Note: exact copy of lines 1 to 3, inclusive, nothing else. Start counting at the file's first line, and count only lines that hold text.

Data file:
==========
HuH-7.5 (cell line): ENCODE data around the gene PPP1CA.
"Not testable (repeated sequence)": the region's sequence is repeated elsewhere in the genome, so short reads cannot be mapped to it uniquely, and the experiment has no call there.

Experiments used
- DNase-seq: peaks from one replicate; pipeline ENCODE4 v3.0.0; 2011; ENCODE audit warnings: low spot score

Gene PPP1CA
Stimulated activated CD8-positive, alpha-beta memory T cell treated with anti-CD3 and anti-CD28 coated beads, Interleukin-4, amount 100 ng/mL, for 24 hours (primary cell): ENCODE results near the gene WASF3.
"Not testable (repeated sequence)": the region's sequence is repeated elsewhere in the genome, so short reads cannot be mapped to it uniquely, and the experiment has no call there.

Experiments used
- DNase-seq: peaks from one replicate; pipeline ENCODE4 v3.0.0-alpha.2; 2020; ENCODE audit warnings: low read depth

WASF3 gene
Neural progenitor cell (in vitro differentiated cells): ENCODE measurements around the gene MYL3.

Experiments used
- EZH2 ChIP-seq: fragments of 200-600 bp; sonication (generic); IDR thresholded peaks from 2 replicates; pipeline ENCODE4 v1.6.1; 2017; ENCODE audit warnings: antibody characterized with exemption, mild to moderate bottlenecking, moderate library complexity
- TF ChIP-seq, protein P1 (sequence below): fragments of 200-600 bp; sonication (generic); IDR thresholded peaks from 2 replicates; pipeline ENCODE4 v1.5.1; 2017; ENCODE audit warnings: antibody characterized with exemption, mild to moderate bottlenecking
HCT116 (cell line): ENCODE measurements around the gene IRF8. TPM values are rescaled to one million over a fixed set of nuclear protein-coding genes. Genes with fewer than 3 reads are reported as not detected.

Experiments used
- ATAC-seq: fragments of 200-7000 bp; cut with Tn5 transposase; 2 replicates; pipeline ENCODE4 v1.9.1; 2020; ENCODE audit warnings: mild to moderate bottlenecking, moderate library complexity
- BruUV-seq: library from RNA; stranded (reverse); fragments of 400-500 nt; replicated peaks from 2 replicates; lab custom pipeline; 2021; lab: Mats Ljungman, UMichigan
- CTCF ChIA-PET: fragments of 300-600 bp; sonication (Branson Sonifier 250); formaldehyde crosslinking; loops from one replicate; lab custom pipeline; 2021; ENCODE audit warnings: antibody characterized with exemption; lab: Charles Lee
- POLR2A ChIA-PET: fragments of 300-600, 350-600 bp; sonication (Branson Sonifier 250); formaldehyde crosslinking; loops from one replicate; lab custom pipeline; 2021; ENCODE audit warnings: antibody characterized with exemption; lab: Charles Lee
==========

HuH-7.5 (cell line): ENCODE data around the gene PPP1CA.
"Not testable (repeated sequence)": the region's sequence is repeated elsewhere in the genome, so short reads cannot be mapped to it uniquely, and the experiment has no call there.

Experiments used